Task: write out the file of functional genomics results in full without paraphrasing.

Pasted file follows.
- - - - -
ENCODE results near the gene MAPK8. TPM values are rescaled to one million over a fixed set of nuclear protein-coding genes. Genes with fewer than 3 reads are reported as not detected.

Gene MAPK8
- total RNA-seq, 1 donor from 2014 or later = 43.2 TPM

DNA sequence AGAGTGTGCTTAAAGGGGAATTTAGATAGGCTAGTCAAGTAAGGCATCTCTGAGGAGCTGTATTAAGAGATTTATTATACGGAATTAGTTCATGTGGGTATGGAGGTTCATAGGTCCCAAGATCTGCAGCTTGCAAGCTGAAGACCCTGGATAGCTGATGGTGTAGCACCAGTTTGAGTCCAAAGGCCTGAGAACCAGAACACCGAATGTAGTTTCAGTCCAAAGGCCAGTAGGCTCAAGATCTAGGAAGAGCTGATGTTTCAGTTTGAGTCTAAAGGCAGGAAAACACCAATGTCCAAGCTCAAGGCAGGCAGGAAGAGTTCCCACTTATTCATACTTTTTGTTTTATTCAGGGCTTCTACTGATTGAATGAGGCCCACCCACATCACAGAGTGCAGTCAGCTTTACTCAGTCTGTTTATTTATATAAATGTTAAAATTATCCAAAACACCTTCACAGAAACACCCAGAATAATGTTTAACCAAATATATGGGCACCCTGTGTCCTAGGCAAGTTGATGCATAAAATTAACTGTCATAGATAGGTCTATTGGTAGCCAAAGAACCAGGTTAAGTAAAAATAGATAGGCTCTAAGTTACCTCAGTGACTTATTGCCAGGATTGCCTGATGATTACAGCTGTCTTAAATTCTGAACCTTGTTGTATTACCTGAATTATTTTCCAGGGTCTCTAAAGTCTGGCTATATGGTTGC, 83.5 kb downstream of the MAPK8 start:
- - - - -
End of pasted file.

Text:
ENCODE results near the gene MAPK8. TPM values are rescaled to one million over a fixed set of nuclear protein-coding genes. Genes with fewer than 3 reads are reported as not detected.

Gene MAPK8
- total RNA-seq, 1 donor from 2014 or later = 43.2 TPM

DNA sequence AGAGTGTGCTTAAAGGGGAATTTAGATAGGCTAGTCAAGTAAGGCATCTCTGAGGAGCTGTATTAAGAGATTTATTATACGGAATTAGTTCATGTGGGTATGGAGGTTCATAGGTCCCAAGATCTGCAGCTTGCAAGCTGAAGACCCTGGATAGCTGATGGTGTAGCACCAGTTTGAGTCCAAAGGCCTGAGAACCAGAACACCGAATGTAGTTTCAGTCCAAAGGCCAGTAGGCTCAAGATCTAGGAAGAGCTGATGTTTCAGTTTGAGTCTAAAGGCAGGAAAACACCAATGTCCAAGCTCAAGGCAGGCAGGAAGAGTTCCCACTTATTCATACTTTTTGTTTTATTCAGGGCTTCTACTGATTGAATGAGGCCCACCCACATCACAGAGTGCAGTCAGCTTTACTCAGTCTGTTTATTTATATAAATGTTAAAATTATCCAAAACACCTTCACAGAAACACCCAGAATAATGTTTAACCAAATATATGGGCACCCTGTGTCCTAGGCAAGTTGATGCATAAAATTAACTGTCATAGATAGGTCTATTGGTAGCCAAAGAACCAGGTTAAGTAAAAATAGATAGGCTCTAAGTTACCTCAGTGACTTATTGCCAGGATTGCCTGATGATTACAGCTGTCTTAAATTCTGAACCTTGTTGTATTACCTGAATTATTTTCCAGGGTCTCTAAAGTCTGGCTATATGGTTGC, 83.5 kb downstream of the MAPK8 start: